Advisers who have Mr. Obama’s ear have raised other questions. Mr. Powell went to see Mr. Obama for other reasons, but his remarks on Afghanistan have been cited in the White House since then. “The question the president has to answer is, ‘What will more troops do?’ ” Mr. Powell told reporters before a speech in California last week. “You have to not just add troops. You need a clear definition of your mission and then you can determine whether you need more troops or other resources.”

In an interview, Senator Kerry, who met with Admiral Mullen last week, said that he had not made up his mind about the troop buildup but “we have to ask some very tough questions about that, questioning the underlying assumptions.” In Vietnam, he said, “the underlying assumptions were flawed, and the number of troops weren’t going to make a difference.”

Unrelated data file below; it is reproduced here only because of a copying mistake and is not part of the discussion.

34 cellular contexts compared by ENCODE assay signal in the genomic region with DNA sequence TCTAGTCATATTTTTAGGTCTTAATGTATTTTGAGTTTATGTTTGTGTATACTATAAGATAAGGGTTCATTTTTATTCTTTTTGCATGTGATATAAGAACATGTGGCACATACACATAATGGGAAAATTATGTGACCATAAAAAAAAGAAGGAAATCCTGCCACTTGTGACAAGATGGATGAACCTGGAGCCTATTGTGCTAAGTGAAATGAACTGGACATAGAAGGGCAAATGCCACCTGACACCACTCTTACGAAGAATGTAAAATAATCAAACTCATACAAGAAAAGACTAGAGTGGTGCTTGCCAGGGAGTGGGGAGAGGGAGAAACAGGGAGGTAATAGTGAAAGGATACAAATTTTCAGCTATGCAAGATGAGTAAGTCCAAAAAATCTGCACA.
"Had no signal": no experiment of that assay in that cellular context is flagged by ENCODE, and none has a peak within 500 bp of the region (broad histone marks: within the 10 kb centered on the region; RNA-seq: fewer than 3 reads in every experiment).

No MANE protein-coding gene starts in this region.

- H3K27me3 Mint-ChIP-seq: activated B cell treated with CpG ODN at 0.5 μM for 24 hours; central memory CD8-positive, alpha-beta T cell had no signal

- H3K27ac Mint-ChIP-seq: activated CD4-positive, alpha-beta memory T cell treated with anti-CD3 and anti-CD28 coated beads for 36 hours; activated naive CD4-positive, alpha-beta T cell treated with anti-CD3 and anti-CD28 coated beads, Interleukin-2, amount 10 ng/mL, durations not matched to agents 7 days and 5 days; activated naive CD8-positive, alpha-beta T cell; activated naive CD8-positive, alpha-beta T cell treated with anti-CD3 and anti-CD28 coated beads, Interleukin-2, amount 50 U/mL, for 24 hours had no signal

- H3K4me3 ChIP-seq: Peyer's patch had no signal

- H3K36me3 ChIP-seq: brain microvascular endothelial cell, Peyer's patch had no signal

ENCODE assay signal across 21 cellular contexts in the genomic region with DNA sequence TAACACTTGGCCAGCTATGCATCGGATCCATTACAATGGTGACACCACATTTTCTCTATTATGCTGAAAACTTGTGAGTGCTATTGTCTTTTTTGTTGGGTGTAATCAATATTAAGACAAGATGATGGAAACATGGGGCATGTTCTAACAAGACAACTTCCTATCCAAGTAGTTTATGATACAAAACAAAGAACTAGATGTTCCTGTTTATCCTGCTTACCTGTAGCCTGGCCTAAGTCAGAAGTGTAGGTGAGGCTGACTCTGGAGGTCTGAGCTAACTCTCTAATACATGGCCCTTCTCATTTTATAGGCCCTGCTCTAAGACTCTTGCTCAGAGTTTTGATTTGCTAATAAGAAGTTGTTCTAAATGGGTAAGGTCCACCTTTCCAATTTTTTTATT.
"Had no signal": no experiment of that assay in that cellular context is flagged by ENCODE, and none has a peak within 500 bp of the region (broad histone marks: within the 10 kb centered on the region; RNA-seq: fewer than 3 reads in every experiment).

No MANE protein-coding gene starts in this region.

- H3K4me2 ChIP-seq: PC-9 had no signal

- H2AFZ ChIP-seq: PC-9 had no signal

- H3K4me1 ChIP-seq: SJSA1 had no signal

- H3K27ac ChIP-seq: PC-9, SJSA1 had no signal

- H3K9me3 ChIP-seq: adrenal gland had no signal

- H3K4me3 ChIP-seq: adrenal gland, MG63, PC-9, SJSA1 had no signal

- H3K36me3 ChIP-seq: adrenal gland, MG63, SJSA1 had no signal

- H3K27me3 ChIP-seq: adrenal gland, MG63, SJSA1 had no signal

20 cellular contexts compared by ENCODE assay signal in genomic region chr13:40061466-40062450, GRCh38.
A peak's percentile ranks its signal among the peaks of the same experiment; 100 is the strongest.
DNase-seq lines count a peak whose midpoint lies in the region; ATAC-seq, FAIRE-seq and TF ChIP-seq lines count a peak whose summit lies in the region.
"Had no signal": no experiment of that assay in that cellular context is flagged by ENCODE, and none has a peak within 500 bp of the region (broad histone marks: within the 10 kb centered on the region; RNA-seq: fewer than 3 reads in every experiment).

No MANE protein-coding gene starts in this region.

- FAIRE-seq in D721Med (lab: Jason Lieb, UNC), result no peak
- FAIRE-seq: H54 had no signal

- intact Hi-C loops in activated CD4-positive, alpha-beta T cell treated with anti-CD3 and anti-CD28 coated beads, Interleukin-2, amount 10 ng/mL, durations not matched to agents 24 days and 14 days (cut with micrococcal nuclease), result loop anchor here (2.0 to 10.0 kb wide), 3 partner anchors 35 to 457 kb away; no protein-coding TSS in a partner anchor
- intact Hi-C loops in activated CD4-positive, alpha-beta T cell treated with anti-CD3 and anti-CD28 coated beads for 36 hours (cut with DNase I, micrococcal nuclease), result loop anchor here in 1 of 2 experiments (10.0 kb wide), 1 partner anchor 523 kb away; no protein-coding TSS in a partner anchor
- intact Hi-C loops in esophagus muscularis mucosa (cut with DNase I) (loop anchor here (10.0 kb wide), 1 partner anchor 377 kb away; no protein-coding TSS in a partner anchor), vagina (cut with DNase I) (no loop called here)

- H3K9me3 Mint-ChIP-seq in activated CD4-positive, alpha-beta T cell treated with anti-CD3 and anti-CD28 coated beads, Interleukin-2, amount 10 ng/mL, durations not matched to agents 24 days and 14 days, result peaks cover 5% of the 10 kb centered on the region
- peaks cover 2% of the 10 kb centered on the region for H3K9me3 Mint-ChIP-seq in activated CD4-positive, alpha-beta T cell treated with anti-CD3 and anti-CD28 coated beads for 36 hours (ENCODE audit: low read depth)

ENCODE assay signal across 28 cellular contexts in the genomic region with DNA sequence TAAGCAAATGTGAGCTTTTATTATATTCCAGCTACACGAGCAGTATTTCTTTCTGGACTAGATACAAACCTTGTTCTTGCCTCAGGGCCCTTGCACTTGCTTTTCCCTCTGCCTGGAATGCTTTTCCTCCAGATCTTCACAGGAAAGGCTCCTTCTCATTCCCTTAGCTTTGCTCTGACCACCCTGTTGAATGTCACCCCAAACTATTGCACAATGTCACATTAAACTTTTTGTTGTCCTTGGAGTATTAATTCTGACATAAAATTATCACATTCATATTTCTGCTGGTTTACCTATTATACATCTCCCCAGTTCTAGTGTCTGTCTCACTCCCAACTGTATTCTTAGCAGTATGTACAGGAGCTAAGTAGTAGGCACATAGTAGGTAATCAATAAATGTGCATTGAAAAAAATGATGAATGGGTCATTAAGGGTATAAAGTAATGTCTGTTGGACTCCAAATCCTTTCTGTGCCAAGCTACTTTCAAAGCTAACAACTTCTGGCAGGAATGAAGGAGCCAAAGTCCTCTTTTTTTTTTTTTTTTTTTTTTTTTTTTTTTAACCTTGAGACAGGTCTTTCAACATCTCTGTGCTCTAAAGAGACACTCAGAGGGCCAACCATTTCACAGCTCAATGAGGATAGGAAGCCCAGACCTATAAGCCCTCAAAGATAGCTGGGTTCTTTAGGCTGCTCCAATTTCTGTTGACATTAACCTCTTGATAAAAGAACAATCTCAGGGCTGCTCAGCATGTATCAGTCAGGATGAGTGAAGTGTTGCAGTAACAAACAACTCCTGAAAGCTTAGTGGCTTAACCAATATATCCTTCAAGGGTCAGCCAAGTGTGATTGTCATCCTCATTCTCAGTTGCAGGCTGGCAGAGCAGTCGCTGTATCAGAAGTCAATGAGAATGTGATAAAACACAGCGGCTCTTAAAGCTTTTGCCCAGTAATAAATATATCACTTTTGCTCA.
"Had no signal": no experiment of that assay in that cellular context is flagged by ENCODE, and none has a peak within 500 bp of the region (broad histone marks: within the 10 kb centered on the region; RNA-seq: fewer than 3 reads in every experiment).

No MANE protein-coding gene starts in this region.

Senator Reed, who met with Mr. Biden, was more measured, but said the president needed to look at the capacity of Afghan forces and the prospects of reconciliation with moderate Taliban members. “You have to evaluate several options very vigorously — one to give you confidence in the decision and two, because you want to make sure you have the best operational plan to carry out the strategy,” he said.

The article, "Afghanistan Troop Request Splits Advisers to Obama," first appeared in the New York Times.

Copyright © 2013 The New York Times